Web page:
The Foley family was dismayed to find that there was no clear and effective coordination between or even within the various U.S. agencies in charge of hostage issues and counter terrorism. While the official U.S. position of ‘no concession, no negotiation’ was supposedly enacted to discourage the future kidnappings of American citizens, nobody could produce any empirical data to back up this claim. In fact, Diane Foley directly challenged this core argument of her government’s hostage policy at a hearing before the U.S. House Committee on Foreign Affairs in November 2015. “I respectfully demand to see the proof that our current hostage policy is protecting Americans… It would seem [instead] that Americans are becoming targets at an alarming rate!” She argued that a policy of ‘no concession’ should not automatically have to mean ‘no negotiation’. In fact, she said, current U.S. hostage policy was “less a policy, but more of a slogan.” In particular, Foley sharply criticized the inconsistent implementation of U.S. hostage policy at the time, which in some cases allowed for negotiations, directly or indirectly, on behalf of U.S. military personnel. As Foley pointed out, those individuals for whom negotiations were conducted were freed, while in the cases where the U.S. ‘no-negotiation’ policy was strictly applied – like that of her son James and others – the hostages died. Foley directly called on both policy makers and the media to challenge their long held assumptions and to realize that “we really need to show that we value our citizens, our journalists.”
Jim believed in America. He believed that our government valued him as a journalist and as a citizen. But he and our family were truly abandoned by our government. How would you feel if your son or daughter had been in Jim’s predicament and treated similarly? Is an American citizen no longer valuable? Why were Jim and the other Americans in Syria treated as collateral damage?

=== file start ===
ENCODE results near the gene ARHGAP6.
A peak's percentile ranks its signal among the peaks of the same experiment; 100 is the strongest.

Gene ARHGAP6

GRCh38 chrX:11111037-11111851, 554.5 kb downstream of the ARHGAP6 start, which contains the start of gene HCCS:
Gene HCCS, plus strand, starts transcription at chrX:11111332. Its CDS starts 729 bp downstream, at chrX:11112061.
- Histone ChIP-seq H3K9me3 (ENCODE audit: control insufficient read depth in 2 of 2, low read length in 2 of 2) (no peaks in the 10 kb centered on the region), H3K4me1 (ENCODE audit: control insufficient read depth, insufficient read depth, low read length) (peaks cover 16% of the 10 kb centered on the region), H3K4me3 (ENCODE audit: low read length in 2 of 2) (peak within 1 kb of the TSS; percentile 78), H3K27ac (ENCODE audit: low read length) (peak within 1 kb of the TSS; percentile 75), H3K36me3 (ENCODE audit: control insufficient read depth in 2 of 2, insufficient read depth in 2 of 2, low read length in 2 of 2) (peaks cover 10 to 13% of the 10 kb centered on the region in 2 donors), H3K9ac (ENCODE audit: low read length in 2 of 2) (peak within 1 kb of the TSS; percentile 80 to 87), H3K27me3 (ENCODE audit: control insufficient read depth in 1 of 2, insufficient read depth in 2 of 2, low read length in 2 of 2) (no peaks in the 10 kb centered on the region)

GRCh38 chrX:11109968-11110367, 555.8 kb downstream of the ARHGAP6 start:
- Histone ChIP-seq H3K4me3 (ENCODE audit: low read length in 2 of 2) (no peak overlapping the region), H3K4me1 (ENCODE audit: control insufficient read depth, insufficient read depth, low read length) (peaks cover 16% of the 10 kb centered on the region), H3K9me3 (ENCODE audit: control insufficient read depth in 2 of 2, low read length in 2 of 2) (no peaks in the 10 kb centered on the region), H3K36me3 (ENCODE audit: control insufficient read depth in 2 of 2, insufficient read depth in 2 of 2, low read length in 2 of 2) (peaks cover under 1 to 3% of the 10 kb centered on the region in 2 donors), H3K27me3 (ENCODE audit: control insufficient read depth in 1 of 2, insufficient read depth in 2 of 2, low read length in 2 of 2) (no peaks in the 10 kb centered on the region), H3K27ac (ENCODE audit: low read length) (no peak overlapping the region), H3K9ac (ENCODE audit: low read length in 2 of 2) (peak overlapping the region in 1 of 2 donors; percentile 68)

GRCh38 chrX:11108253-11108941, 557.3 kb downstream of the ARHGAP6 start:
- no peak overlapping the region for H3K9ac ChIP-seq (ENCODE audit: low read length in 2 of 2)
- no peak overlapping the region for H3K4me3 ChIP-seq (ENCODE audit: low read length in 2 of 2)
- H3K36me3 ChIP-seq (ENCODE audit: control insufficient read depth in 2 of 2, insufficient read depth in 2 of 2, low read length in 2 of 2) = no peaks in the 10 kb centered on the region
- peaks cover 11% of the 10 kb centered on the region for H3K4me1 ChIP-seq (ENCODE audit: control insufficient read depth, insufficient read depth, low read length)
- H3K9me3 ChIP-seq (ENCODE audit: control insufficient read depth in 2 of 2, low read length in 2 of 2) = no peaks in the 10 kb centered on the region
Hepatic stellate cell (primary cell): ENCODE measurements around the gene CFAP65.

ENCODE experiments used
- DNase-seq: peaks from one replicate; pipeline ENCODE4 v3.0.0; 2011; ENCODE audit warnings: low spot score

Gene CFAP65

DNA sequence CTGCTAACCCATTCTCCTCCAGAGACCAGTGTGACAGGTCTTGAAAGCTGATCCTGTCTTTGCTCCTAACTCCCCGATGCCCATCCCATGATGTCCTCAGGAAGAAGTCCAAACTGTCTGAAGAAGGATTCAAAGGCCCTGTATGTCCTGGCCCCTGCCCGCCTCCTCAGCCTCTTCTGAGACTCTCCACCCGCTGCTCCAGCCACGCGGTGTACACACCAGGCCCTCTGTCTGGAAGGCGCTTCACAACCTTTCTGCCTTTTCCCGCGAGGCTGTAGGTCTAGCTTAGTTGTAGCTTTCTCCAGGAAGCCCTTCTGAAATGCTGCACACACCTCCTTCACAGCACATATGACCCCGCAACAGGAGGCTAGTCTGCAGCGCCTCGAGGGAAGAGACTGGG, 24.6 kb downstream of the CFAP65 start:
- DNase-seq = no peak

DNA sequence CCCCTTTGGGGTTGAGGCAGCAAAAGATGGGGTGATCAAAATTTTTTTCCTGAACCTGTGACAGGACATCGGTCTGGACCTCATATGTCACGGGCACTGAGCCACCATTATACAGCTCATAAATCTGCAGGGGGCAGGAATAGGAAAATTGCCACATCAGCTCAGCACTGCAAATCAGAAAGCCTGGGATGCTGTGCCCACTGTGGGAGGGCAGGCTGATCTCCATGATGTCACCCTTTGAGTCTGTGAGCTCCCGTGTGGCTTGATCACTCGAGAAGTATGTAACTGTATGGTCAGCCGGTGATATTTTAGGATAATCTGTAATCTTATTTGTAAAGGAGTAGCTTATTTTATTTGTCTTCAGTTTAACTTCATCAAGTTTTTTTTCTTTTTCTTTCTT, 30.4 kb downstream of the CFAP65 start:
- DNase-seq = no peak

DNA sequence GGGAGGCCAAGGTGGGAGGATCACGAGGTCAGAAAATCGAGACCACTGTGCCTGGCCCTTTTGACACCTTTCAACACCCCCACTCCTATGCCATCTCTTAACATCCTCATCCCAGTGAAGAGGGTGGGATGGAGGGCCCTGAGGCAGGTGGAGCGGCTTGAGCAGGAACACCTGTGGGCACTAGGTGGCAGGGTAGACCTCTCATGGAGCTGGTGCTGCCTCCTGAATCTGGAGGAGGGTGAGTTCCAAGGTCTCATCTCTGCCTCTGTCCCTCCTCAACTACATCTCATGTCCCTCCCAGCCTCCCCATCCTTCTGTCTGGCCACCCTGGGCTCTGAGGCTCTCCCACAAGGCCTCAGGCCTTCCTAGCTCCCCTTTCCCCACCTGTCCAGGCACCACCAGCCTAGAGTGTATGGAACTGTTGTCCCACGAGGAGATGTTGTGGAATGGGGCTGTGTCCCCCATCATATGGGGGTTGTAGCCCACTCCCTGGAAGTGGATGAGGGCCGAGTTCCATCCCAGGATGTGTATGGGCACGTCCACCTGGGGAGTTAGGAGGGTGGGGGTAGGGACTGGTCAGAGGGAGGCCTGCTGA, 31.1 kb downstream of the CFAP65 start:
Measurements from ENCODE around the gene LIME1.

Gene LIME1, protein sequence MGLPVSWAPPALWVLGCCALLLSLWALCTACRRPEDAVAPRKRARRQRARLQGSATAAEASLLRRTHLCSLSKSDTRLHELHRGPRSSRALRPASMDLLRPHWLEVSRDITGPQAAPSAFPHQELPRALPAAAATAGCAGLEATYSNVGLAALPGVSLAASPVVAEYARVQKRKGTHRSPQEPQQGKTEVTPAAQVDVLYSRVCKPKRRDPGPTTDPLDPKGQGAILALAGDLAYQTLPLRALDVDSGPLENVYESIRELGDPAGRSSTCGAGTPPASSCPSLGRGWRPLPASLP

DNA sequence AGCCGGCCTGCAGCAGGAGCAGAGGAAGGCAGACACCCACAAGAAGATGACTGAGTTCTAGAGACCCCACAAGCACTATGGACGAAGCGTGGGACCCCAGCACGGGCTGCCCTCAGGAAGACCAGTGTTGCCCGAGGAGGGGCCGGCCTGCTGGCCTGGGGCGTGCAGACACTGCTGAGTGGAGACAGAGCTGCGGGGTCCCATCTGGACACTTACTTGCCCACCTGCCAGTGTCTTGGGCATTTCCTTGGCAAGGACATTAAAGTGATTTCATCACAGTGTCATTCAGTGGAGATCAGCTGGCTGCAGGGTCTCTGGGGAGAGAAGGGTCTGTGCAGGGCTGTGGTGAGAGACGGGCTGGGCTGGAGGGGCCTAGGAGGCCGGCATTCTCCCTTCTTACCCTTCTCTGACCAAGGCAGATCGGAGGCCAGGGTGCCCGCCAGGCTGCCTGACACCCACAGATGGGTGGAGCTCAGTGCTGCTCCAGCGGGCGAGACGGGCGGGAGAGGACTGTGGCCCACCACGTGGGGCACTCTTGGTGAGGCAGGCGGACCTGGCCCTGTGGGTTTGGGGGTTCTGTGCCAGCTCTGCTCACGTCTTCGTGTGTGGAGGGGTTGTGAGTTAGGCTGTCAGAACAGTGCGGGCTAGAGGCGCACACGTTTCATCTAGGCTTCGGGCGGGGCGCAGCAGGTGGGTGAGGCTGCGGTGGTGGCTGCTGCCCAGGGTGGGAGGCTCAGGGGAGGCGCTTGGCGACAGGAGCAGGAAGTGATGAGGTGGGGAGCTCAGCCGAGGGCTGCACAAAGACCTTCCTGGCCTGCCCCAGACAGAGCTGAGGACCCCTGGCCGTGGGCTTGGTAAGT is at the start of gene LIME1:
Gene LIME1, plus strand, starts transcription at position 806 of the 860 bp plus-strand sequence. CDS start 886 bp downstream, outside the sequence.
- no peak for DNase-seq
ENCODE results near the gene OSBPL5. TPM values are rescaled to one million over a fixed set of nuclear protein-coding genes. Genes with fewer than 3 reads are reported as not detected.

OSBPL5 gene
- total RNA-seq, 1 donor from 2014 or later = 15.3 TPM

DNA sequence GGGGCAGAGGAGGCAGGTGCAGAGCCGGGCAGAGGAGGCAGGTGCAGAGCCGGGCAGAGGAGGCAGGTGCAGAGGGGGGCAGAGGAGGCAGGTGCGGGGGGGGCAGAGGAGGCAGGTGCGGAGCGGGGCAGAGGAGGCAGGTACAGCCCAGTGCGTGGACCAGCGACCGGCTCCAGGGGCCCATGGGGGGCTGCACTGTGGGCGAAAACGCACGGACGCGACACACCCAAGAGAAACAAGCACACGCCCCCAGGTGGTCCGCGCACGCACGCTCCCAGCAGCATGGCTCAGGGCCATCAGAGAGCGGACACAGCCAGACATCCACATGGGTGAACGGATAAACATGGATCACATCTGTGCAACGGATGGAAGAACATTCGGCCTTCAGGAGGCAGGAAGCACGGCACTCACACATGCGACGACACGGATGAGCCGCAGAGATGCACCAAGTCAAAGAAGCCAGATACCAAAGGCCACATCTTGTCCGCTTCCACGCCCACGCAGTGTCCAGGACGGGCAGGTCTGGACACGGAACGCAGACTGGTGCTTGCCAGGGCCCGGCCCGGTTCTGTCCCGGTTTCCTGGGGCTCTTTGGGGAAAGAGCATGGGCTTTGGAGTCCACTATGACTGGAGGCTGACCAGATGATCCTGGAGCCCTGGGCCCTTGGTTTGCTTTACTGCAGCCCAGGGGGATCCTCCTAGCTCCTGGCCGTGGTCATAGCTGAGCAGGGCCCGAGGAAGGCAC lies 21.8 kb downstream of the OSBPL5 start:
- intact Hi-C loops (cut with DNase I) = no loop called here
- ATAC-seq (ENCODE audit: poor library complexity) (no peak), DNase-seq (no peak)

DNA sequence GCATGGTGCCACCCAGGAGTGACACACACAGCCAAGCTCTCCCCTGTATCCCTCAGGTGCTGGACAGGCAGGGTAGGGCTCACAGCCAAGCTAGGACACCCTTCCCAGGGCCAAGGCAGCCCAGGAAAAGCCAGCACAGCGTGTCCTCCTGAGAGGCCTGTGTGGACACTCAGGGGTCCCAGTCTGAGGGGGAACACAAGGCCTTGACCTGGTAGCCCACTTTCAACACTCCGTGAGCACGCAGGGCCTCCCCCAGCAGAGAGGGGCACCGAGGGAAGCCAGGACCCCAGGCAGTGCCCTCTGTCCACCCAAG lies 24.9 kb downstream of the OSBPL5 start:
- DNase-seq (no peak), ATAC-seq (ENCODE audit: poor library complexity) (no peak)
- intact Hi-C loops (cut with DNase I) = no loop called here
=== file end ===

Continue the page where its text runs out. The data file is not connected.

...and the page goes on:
Diane Foley, testifying before the House Committee on Foreign Affairs, November 17, 2015
What made the official U.S. position even harder to bear was the fact that other foreign governments were actively working behind the scenes to free their own hostages, spurred on in part by public sentiment that demanded the safe return of their fellow citizens. Not so in the U.S.. The media, as well as various professional journalistic associations like the Committee to Protect Journalists (CPJ), complied with official U.S. guidelines and mostly kept silent about James’ plight. At the same time, James’ colleagues, including his employers at The Global Mail, rallied to his cause, gathering every possible piece of information and hiring a private investigation team to search for him. However, by the end of December 2013, the kidnappers cut off all communications, until they announced James Foley’s impending execution on August 12, 2014. At the time, the family had collected pledges towards a ransom of about one million dollars. Also, a month earlier, based on the testimonies of former hostages, President Obama had authorized a rescue mission targeting a secret ISIS compound in Raqqa, Syria, but it was too late – by that time, James and the other remaining prisoners had already been moved.